This Issue's Final Word: In the richest country on earth, millions have been left out in the cold. Why?
REV. KATE LORE, HOMELESS FAMILY SOLUTIONS
Around the 80s I noticed there was a change in how we spoke about poor people. We started talking about welfare queens who were taking advantage of taxpayer money and suddenly we started not thinking about the challenges faced by our families but we started blaming the victims of poverty.
I believe our American Dream has turned into an American nightmare. By falling for the lure of individual success, that we have forgotten our ideals. It's not just our safety net that's falling apart. It's the moral fiber and that's what happens when we forget to have love and compassion for one another.
JOHN HAINES; EXEC. DIRECTOR, MERCY CORPS
In Oregon, and this is mirrored around the country, about 26% of the population lives in a condition of asset poverty. So that's one out of four people. If you don't have income for three months, you're going to your friends--hopefully you have some friends, right? Or family--maybe you don't have family nearby. Or public assistance. The resiliency cushion, the economic resiliency of Oregonians and, in fact, nationwide is almost non-existent really.
CHUCK SHEKETOFF; EXEC. DIRECTOR, CENTER FOR PUBLIC POLICY
The social safety net has more holes in it. You have to be significantly poorer today to even get in the door. Okay? For them to consider you. In Oregon, for instance, a three person family whose income exceeds $616 for a month cannot get into the door to be considered for the TANF program. That was set in 1991 when our minimum wage was under $5.00. And it's been frozen there ever since. That's a bad budget priority. It's a bad choice. And we need to change that.
NICK HANAUER; VENTURE CAPITALIST, AUTHOR OF THE GARDENS OF DEMOCRACY
[We] simply have this problem where no one can afford to buy stuff anymore. Helping a poor family isn't an act of charity. It's converting a family that you have to support into a family that can buy things from your company. Helping the poor is what drives the economy. That's why all prosperous economies have big middle classes. Right, that there's a huge return uh economically, socially and politically in helping poor people.
NICK FISH; HOUSING COMMISSIONER
If capitalism is not regulated or checked, there's a harsh logic and it will always seek out the lowest costs, highest return, which is why we have historically viewed government as a check and a balance on that. Over the last quarter century, we have reduced regulations, degraded wages, cut back on healthcare. We've reduced taxes and now people are more vulnerable. And my job is to communicate to people the absolute moral imperative during these times of using public resources to maintain the safety net until things turn around and to make sure that we don't throw some of our most vulnerable people essentially to the wolves.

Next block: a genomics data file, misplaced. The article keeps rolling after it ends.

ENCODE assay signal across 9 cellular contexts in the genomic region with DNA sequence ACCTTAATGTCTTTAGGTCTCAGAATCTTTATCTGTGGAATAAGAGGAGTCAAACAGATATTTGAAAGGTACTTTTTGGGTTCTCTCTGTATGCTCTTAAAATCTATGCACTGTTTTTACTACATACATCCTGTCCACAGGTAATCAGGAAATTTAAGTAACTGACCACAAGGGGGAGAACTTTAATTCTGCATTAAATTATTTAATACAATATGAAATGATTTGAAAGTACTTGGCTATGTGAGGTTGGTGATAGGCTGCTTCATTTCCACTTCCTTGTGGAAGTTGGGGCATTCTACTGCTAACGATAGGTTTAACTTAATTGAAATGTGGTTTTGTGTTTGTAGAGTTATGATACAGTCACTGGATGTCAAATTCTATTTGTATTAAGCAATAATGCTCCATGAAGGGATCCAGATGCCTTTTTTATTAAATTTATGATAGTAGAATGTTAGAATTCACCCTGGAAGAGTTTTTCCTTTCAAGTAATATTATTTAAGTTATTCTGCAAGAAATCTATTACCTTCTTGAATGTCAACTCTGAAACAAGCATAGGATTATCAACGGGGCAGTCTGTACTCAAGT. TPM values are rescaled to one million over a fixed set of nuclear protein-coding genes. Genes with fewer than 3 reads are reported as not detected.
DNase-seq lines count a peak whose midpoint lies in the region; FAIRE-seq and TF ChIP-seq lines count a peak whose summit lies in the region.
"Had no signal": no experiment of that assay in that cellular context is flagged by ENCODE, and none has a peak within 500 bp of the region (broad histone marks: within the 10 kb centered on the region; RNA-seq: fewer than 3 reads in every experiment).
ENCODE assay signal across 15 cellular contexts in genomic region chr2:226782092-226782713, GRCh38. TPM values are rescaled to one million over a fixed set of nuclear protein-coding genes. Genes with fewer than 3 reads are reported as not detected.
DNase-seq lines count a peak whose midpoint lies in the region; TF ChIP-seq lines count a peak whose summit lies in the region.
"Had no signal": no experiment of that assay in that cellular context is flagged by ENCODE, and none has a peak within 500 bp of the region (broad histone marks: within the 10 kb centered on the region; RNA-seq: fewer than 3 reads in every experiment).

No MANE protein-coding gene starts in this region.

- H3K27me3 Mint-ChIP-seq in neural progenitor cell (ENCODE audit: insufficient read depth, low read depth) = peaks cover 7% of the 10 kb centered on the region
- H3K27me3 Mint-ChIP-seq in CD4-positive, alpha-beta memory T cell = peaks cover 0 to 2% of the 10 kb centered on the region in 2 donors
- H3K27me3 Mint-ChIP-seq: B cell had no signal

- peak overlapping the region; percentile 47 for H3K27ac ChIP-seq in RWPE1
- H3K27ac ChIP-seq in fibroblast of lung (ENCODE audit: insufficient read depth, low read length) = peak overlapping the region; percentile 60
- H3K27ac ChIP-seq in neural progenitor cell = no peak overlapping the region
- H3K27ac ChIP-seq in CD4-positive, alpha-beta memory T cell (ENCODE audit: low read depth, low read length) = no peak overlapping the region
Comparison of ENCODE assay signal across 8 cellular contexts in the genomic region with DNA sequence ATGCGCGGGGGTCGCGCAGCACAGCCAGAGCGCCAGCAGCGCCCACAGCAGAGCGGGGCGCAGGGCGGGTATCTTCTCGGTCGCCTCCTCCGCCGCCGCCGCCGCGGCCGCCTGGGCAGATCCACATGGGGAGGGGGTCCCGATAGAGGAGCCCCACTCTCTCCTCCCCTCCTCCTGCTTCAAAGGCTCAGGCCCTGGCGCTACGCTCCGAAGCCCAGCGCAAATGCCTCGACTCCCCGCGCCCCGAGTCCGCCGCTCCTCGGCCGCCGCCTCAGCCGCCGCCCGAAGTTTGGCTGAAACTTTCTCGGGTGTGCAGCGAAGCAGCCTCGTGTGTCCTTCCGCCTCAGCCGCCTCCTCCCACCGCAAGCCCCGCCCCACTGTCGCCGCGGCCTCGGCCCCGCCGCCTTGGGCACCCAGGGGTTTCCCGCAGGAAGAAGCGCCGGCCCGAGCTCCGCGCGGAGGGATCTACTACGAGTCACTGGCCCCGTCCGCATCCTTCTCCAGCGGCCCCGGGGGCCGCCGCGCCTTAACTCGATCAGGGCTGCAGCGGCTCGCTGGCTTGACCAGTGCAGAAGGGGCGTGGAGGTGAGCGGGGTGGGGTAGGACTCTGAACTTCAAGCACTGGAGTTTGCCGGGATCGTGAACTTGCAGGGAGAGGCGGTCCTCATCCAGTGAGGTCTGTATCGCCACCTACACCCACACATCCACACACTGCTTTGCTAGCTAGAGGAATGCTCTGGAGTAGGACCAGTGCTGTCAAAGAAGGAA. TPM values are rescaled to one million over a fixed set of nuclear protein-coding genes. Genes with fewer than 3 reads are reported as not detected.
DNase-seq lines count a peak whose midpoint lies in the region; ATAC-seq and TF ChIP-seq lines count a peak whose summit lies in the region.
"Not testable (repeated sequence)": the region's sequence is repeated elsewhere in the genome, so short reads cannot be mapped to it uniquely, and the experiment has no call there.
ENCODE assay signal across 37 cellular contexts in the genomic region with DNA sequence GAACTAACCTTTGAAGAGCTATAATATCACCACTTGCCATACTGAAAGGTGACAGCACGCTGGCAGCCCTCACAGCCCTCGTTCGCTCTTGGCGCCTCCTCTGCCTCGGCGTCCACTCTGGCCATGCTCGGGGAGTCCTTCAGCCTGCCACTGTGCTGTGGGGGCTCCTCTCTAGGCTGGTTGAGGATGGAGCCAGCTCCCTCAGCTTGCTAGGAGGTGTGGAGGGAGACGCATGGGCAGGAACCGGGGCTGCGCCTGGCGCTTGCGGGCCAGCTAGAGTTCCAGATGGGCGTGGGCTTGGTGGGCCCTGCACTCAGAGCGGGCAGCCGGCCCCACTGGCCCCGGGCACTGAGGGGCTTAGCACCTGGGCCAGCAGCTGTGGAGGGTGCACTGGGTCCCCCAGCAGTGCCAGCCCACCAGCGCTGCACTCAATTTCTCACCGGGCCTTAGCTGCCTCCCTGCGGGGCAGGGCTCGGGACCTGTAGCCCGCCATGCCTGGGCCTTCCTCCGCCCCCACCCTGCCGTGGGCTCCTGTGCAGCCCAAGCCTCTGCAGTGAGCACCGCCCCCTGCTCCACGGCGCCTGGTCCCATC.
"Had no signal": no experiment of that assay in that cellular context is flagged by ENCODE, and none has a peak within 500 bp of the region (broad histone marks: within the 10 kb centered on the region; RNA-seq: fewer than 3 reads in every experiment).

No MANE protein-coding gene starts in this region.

What we have is a system that once someone falls into homelessness we've insured that the highest cost service delivery system kicks in. The police officer becomes their case worker. The fire bureau becomes their medical provider. They get their, most of their medical care through emergency room services. What if we actually went upstream and said how do we prevent people from falling into homelessness. How do we make investments upstream so that no one falls into homelessness and what if it turns out it costs a lot less? Now of course we've documented all over the country that that's the case. If we make a small investment then, early on to keep someone in their apartment and avoid all of the dominoes which follow when there's an eviction, then not only do we save a fortune on the back end, but we keep someone in a healthy place.
BISHOP C.T. WELLS; COMMUNITY SERVICES LEADER
I have never seen a time when there has been as much venom over things that in previous years we agreed on. We've always been a nation that would look out for those that needed help. And for the life of me, I don't understand the response that would say, ‘no, fend for yourself’. That's not rooted in the fabric of America.
What does it mean to be in America? What does it mean to live in this country? Everybody wants the same thing. We want to be able to live in a place of freedom. Want to be able to live in a place where we have the chance to be the best we can be. That's why you're seeing so many other nations appreciate America. Yet we're throwing it away. And it's our most powerful asset that we have.
These words are reposted courtesy of Joe and Harry Gantz, filmmaker-producers of the HBO documentary "American Winter".